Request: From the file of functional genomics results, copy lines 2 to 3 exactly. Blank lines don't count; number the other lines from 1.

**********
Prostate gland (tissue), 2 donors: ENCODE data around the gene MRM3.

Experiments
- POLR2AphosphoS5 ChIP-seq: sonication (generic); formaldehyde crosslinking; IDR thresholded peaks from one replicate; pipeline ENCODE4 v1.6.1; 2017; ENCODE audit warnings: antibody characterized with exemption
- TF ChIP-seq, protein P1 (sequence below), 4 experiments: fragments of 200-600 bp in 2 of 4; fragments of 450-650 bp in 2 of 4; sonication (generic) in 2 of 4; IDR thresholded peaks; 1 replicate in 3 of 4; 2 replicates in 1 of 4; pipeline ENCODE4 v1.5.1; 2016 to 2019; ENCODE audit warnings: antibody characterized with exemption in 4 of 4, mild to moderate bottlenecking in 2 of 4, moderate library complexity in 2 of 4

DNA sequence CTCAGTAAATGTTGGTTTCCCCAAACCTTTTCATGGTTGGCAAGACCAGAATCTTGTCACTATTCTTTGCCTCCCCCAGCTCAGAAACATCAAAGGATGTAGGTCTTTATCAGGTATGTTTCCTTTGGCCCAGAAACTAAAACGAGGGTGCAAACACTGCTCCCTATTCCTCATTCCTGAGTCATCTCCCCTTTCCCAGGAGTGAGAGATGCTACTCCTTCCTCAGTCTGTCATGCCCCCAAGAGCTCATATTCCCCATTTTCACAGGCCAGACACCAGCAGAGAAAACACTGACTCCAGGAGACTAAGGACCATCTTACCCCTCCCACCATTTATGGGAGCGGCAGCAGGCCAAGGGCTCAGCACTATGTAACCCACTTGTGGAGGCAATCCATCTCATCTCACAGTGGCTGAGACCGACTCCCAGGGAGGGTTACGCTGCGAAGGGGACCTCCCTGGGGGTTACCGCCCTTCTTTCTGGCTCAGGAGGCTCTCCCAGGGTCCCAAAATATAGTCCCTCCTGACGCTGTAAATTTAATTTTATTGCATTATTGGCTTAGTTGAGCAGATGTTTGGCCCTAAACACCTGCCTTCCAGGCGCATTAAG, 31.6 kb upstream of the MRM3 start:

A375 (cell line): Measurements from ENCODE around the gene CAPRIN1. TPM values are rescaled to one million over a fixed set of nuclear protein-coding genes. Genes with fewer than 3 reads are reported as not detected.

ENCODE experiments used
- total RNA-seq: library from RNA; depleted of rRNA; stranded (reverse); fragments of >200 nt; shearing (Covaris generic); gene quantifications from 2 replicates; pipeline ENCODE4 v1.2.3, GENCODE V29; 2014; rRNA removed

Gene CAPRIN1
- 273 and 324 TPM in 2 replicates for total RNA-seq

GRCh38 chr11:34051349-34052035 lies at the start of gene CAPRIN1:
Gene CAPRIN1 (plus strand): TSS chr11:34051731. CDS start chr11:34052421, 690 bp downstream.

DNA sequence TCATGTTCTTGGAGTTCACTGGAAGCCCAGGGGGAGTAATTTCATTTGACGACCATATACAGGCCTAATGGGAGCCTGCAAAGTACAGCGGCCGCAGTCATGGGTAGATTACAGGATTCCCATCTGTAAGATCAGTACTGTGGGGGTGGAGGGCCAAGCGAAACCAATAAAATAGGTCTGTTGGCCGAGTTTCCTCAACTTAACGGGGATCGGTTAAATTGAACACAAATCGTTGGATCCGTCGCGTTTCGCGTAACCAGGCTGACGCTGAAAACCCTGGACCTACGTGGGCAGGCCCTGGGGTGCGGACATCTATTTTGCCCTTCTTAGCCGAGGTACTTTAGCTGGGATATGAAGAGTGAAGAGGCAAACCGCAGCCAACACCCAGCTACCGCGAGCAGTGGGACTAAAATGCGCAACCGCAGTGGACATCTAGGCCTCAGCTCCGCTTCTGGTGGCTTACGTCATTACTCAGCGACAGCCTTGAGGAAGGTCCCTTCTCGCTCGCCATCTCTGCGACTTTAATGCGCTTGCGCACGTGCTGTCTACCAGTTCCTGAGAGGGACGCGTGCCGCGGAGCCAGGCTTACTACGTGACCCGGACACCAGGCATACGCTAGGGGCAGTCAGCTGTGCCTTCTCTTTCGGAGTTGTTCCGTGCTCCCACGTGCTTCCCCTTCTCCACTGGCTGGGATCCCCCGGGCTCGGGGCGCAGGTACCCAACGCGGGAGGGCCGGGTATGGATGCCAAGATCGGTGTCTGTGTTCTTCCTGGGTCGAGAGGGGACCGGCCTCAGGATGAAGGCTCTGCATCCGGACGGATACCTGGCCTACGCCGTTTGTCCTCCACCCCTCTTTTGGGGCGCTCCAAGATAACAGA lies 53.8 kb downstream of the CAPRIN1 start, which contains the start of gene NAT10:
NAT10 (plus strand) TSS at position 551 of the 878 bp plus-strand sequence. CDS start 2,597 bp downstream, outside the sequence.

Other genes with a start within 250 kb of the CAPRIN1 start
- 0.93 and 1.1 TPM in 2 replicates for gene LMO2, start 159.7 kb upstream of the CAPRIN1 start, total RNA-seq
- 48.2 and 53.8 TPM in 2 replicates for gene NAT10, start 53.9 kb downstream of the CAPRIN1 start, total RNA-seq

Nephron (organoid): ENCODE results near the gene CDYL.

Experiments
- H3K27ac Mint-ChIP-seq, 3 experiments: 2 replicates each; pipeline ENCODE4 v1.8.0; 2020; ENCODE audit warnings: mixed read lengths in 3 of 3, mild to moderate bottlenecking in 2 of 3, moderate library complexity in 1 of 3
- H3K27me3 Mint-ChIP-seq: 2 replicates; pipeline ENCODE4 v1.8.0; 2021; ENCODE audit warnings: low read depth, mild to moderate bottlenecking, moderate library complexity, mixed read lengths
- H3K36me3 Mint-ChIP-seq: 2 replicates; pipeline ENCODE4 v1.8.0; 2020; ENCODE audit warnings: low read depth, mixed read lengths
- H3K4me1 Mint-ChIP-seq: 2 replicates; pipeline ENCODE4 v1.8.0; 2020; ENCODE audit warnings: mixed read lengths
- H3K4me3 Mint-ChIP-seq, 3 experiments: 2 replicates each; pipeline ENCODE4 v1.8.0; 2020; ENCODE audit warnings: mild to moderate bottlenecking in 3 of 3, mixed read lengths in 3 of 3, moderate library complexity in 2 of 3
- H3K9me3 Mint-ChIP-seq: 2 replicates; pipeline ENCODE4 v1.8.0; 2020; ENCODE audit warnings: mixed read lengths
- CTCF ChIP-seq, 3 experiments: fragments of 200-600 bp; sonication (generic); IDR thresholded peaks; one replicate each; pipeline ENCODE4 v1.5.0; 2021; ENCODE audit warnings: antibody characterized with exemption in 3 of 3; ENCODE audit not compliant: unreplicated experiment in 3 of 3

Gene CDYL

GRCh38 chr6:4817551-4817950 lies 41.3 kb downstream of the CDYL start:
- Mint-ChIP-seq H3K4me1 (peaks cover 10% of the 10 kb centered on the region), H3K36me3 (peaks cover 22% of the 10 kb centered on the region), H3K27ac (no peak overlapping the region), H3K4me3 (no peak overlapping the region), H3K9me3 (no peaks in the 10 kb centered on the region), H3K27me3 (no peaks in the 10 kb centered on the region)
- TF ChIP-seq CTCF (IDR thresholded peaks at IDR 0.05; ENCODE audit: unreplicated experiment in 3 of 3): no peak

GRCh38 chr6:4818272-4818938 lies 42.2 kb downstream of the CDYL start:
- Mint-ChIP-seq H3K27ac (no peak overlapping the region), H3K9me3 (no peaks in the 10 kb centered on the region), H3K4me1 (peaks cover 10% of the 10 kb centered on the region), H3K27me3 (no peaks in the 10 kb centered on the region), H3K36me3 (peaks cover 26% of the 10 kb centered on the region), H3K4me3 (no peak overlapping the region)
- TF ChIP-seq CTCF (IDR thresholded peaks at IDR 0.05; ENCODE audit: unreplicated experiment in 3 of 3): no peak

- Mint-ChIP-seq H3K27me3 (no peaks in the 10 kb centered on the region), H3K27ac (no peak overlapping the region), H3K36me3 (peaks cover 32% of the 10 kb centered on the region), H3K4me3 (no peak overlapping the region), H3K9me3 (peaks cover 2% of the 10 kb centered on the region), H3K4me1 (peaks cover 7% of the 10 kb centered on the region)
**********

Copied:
Experiments
- POLR2AphosphoS5 ChIP-seq: sonication (generic); formaldehyde crosslinking; IDR thresholded peaks from one replicate; pipeline ENCODE4 v1.6.1; 2017; ENCODE audit warnings: antibody characterized with exemption